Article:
When I received a comment from Mary on yesterday's post about the Peter Pan Syndrome and the need to remain young forever, I stopped in my tracks. Here is what she said:
|If you are going to be a dino
at least be scarey!
This was a great post. I just retired last year, but I am just the opposite of the retiree who wants to stay forever young. It was actually retirement that brought me to the point where I could face the aging process head on and become who I really wanted to be. It was while I was still working that I did 'all the right things' to stay young. I can sit back now and see how hard it was on me. My oldest co-worker was 20 years my junior. I was of another generation than everyone else, and I worked so hard to fit in that I forgot about who I am. Today I am comfortable with me.
MaryShe took me back to a blog post I wrote back in 2009 referencing an article in More magazine regarding fitting in the work place. In that blog post I talked about several things the writer thought made an older worker appear to be well... very not cool. Here were some of the things she mentioned in her rave against acting old that I thought I was guilty of:
We all tend to do this once in a while, rave that is...even those of us that are guilty of some of the sins she described. We don't "keep going" at the grocery store and tend to block the aisles while we try to find the right hair dye color, we don't text with our thumbs and well, we probably all still leave voice mails. Most of us wear watches and if we leave it at home, aren't smart enough to just check our cell phones for the time. Many of us are walking office or cocktail hour "archives", spouting more information than anyone ever wants. The author from More was just plain irritated by all these things and thought that, if you were still working, you should avoid doing these things...especially in front of your co-workers. In her mind, they just made you appear older than you really were. (Or could it be it made them appear the age you really are.)
Note: When I wrote this post I had not broke myself of the habit of double spacing after the end of a sentence. My posts had many uneven margins as a result...another hint that I am not as young as I could be.Have things changed in the last almost 6 years? Do workers like Mary have a whole new list of "fitting-in" requirements? I know it must be very hard to fit in with workers that are 20 years younger. We all can remember when we were 20 or 35 or 42 and it really wasn't THAT long ago. When I see comments like Mary's, I become very grateful for retirement and even for being old. I think she is like me in that she is very lucky to not have to worry about fitting into a world that disregards your knowledge or experience. Being young must be such a burden...all those old people around and everything.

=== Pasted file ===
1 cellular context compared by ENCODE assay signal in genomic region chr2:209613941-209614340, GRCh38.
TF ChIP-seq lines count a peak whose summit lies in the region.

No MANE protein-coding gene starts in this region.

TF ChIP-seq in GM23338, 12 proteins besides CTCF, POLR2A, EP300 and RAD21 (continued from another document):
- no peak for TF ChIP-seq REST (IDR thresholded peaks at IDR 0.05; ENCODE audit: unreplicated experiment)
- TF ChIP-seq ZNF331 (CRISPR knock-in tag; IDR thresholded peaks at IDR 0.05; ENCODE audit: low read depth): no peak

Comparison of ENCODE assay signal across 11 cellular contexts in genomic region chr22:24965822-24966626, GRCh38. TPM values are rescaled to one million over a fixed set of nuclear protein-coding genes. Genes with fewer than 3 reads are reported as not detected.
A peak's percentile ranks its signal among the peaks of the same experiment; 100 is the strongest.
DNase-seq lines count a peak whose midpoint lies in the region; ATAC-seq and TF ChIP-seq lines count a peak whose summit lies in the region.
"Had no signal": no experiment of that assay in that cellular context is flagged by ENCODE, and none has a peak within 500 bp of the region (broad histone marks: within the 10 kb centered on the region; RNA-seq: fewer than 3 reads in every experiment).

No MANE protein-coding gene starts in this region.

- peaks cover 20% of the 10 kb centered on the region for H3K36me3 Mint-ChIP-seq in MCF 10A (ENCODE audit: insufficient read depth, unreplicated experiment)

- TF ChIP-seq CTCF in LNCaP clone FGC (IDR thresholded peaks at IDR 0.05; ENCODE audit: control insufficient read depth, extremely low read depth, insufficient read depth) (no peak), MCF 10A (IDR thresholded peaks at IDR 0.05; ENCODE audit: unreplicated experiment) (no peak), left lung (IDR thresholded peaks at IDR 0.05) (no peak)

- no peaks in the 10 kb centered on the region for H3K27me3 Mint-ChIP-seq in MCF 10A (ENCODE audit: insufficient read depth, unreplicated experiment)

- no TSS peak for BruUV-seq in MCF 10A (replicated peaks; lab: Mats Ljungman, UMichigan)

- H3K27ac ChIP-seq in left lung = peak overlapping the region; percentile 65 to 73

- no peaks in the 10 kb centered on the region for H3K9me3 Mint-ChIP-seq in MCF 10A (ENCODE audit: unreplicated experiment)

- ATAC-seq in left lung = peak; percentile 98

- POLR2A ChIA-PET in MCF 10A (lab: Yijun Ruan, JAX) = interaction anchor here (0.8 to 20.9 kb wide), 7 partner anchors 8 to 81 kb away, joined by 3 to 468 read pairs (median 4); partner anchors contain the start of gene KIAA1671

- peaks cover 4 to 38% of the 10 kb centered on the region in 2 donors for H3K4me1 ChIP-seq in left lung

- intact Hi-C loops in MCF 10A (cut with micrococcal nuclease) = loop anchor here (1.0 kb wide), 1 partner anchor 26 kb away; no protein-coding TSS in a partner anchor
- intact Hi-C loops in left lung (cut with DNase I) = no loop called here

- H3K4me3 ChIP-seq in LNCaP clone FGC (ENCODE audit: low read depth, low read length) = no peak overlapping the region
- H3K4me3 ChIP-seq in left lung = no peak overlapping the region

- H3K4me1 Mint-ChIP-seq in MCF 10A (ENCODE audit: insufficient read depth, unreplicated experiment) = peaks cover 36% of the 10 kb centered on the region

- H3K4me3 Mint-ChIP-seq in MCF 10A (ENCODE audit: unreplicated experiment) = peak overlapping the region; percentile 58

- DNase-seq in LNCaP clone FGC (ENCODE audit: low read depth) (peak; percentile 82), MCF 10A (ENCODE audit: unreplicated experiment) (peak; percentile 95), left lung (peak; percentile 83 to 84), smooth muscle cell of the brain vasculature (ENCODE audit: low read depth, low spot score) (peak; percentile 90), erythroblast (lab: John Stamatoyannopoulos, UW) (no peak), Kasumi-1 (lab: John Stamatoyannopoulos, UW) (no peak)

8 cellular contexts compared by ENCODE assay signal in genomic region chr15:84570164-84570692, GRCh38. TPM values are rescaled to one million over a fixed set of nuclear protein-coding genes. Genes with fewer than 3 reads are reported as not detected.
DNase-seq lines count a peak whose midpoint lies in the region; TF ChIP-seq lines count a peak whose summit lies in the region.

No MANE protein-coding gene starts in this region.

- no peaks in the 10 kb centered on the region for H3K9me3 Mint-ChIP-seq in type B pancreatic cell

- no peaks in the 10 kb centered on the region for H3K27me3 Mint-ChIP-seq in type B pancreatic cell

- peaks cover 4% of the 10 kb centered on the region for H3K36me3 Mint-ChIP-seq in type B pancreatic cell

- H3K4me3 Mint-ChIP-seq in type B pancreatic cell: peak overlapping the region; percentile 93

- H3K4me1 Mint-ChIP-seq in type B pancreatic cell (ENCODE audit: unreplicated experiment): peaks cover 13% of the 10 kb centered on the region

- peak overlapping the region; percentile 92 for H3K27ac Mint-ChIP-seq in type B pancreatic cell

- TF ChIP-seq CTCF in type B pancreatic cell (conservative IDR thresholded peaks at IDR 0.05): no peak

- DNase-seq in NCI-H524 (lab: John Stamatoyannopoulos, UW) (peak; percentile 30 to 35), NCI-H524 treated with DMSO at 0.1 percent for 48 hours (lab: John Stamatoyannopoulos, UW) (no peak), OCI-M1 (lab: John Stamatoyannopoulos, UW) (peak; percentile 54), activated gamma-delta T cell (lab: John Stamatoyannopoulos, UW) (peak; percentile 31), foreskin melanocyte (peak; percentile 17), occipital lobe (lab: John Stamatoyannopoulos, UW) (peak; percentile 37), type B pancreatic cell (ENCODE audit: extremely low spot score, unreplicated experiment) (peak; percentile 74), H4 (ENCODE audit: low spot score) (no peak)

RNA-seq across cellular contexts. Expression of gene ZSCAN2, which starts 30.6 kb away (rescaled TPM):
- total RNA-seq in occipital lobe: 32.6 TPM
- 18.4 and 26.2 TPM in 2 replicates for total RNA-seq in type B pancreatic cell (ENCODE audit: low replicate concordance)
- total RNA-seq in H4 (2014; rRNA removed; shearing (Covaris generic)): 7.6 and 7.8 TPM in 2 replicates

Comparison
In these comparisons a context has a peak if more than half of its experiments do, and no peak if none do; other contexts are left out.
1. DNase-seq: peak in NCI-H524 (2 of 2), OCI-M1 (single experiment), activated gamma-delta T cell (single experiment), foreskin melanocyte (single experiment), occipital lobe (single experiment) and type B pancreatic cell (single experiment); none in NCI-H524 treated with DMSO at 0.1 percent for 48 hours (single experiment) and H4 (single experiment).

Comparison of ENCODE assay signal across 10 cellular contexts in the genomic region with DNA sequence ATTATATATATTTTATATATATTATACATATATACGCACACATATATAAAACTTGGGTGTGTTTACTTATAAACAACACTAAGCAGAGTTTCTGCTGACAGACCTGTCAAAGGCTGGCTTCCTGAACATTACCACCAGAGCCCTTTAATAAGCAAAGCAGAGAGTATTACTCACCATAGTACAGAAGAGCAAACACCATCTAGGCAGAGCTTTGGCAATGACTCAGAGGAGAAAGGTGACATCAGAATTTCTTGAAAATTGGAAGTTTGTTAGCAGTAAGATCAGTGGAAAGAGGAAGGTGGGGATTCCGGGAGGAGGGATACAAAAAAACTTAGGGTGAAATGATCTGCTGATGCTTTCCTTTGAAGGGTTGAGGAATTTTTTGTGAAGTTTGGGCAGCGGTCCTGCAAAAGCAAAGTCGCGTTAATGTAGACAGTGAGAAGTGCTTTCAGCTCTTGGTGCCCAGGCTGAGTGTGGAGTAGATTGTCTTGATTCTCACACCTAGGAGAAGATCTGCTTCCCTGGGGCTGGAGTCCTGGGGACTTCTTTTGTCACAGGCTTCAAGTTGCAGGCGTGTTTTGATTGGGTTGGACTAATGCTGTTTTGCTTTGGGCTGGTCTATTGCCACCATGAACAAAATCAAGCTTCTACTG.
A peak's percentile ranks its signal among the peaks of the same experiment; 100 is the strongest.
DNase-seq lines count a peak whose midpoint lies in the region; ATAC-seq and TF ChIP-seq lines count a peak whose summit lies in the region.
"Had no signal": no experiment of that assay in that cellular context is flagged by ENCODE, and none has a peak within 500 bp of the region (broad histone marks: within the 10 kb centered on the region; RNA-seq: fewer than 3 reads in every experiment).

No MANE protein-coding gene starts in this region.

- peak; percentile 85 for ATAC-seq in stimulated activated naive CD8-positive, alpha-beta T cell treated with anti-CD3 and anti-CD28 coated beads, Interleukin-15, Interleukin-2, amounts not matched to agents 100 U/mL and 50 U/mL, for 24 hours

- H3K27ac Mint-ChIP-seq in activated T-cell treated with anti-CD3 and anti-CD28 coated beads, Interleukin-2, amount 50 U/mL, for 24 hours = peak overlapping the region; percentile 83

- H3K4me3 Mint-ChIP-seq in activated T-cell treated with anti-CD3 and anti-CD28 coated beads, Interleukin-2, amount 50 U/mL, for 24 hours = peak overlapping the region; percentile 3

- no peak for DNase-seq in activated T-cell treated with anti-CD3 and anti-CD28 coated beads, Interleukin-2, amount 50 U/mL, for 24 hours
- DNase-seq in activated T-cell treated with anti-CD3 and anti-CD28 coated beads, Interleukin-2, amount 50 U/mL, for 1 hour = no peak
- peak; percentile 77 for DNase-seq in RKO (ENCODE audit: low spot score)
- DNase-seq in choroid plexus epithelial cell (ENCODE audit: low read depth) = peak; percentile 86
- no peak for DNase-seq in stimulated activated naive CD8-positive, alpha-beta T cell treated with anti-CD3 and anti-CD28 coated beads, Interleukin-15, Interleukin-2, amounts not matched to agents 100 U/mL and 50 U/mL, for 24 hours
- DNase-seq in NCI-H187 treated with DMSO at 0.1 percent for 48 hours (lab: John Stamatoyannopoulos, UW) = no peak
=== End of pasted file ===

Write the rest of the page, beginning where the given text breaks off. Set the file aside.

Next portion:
On the other side of the coin I am also aware that we older people really do need to be aware of our public demeanor...even though I sometimes just don't want to think about it. People don't treat me right when I let myself go for example. I don't want to dress younger, I just want to look like a person a younger person would treat with respect. Here is another balancing act. After my blog post yesterday I thought I would tip over because I knew there was much more to that story on no worrying about aging anymore.
Let go back to a post I wrote back in 2011 called 7 Restaurant Behaviors. I suppose it was a bit of a rant that was prompted by something that had happened to me. As I reread it today, I saw that I seem to keep coming back to the subjects mentioned in that post. Evidently I am still bothered by people that complain about the price of a meal when we are in a restaurant, share a meal at a five star establishment, don't tip enough and spend the whole meal talking about their ailments.
I saw this in Mexico when we were there last week. A group of 8 expat retirees came into a 5 star restaurant, sat in the main dining area and ordered 3 appetizers or desserts to share. I thought the waiters were going to fall over laughing. It was kinda cute but it also was kind of silly. Remember, there was a bar with seating that served small bites and that is where they should have been. I wanted to go home, dye my hair black and pretend I was 55.
I think the point here is that the social part of our lives does not change that much as we age. While we may not be chasing the evil wrinkles away or putting on makeup just in case someone sees us, when we are in public, our life is not all about us. It never has been and it never will be.